Archive | autumn

Pisa…2014

–It has been two years since I have visited Italy.  What I have seen still inspires.

–This year I traveled to Pisa with some friends.  The sun was warm, the clouds white, puffy and benevolent.  The breeze was cool enough to be pleasant and carried a slight tang of the nearby sea.  I have always been impressed with Pisa.  I find the town charming and the buildings along the Arno fill me with a kind of peace as they gracefully follow the curve of the river.  I imagine the Romans in their boats, big and small, navigating…

–The Camposanto is the emotional high point for me.  The frescoes are  amazing for many reasons, perhaps because they are even there.  Anyone who visits is made aware of the damage caused by Allied bombing during the Second World War and the subsequent attempts to repair and restore their delicate structures.

–Of all the great dignitaries, princes, princesses, lords and ladies entombed in the Campo, one resident stands out: Deane Keller.  Keller was an American, a member of the MFAA Group that, during WW II, scoured a desolated Europe to save the great artistic treasures either looted by the NAZIs or damaged by the ravages of war.  He is responsible for the saving of what we now see in Florence and Pisa, especially the frescoes of Pisa.  Much was lost.  Much has disappeared.  While standing next to Keller’s tomb, I was talking to a friend about this.  I began to cry.  I was reminded that what we draw, paint, sculpt or photograph is of the finest delicacy and so easily destroyed.  Keller tried to fix what he could and his work continues to this day.

–JDCM

 

Frescoe restoration at the Campo Santo, Pisa, Italy 2014

Fresco restoration at the Camposanto, Pisa, Italy 2014

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Departures and arrivals…

The crowds have thinned out on Paros.   The roads have become less treacherous and the island is, once again, for those of us who live here.  There is a collective sigh of relief.  I have been biking well, using my new Boardman road bike and loving it.  In a recent post I stated that I wanted to ride at least 125km per week.  I have done that in three days.  I will have to up the ante.  Maybe 200km?  Easy-peasey.  My mountain biking has been vigorous and rugged.  As it should be.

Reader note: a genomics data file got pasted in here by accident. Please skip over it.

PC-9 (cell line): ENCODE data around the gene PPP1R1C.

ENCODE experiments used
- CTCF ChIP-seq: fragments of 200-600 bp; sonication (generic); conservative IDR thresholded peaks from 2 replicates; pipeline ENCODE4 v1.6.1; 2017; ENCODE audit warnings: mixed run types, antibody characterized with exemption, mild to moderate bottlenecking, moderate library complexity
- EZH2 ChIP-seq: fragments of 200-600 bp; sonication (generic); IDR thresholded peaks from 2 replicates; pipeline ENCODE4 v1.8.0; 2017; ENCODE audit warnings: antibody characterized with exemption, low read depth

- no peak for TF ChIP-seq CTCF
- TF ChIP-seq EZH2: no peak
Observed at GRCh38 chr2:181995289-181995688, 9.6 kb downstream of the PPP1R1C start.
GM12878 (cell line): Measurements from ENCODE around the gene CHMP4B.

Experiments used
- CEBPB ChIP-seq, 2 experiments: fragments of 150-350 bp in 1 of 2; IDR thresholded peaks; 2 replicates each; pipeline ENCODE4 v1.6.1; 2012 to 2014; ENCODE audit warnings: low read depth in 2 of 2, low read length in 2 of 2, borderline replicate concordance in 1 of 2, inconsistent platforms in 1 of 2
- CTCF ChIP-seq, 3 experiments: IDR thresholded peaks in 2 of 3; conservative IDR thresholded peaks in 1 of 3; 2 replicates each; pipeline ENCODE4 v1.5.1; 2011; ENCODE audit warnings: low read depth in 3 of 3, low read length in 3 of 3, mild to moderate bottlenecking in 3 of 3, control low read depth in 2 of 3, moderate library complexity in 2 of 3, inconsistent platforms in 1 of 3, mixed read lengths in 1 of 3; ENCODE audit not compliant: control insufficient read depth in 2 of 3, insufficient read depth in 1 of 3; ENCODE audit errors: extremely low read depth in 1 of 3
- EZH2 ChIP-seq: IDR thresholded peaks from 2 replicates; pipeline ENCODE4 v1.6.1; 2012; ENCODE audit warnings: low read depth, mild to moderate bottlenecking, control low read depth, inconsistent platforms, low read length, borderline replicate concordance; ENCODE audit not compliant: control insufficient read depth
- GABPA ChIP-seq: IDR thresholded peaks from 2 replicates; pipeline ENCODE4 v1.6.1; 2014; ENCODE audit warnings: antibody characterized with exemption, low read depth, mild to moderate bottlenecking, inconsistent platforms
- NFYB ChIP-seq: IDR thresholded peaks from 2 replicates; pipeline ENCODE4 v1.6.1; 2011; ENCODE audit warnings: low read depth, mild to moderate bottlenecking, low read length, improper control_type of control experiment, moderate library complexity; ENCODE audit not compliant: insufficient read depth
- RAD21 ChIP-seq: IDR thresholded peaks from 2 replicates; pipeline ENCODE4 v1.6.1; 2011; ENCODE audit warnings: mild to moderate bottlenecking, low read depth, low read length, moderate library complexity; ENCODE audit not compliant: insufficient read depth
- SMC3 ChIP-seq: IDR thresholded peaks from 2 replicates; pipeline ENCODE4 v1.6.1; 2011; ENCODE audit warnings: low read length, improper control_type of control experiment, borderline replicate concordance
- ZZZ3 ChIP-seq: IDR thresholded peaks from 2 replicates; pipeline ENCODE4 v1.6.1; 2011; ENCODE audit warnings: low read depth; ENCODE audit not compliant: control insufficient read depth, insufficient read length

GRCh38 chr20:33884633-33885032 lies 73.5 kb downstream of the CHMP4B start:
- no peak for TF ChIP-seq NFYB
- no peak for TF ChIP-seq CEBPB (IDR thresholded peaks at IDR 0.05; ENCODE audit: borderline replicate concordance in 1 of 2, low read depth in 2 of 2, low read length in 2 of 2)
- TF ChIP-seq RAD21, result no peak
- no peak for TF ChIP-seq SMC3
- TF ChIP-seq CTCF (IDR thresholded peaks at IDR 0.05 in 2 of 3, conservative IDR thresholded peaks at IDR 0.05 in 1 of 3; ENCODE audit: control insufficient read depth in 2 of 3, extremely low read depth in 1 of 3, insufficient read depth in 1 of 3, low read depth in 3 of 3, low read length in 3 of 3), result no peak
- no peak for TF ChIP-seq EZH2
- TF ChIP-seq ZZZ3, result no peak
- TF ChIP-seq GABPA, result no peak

I continue to build a solid portfolio of 35mm portrait pieces for my exhibit scheduled in the fall of 2015.  I think I also have enough ‘cafe-Cafe‘ images for the small show I hope to hang in November.  Now all I have to do is print, matte and frame 12 images. This will begin in October, when I return…

I am leaving for Italy tomorrow.  It will be a short trip, only a couple of weeks, and I will hook up with friends and colleagues for some art, art history and good eats.  I am all but packed with only my shaving kit to stuff in my rucksack.  My camera bag is ready, awaiting my laptop and assorted odds and ends.  I am only bringing two cameras: my trusty, well-used Canon G11 point-and-shoot and the small Pentax 35mm I bought from a friend last July when I was back in America.  I will bring the 50mm and 135mm lenses.  I have been having fun with this little machine and so it feels good to continue the joy.

Cavafy’s poetry continues to inspire and fill me with emotion…

Return

Return often and take hold of me,
cherished sensation, return and take hold of me–
when the body’s memory awakens.
and past desire again runs through the blood;
when the lips and skin remember,
and the hands feel as though they touch again.
 
Return often and take hold of me at night,
when the lips and skin remember.
 

–JDCM

 

 

 

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Cavafy on the beach…

–A friend recently presented me with a small collection of C. P. Cavafy’s poetry.  I am familiar with his work, but not so much with those collected in this small, beautiful anthology.

–Today we lay on the beach on Andiparos.  Waves lapped at the rocks; birds sang in the dry, hot September air; we swam, ate lunch.  We read Cavafy to each other.  I was particularly moved by his poem ‘Ithaca’, written in 1911.   It is of leaving and arriving, the maturation of the soul and that this is all we may wish for as our journeys continue.

–We all come to places, places we have read about in books, or perhaps overheard–they are awed, exotic hushed whipsers.  We all leave these places, hopefully taking with us what we have been given, what we can carry, gifts from Phoenecians…

                      Ithaca

As you set out bound for Ithaca
hope that the journey is a long one,
full of adventures, full of learning.
Of the Laestrygonians and Cyclopes,
of wrathful Poseidon have no fear,
you’ll never meet suchlike on your journey,
if your thoughts remain lofty, if noble
sentiment grips your body and spirit.
You’ll never encounter raging Poseidon,
Laestrygonians and Cyclopes,
unless you bear them in your soul,
unless your soul sets them before you.
 
Hope that the journey is a long one.
That the summer morns be many
when with what delight, what joy
you enter harbours hitherto unseen;
that you stop at Phoenecian markets,
and acquire fine merchandise,
nacre and coral, amber and ebony,
and all kinds of heady perfumes,
as many heady perfumes as you can;
that you visit many Egyptian cities,
to learn and learn from the erudite.
 
Always keep Ithaca in mind.
To arrive there is your destination.
But in no way rush the voyage.
Better for it to last many years;
and for you to berth on the isle an old man,
rich with all you gained on the journey,
without expecting Ithaca to give you riches.
 
Ithaca gave you the wonderful voyage.
Without her you would not have set out on your way.
Yet she has nothing more to give you.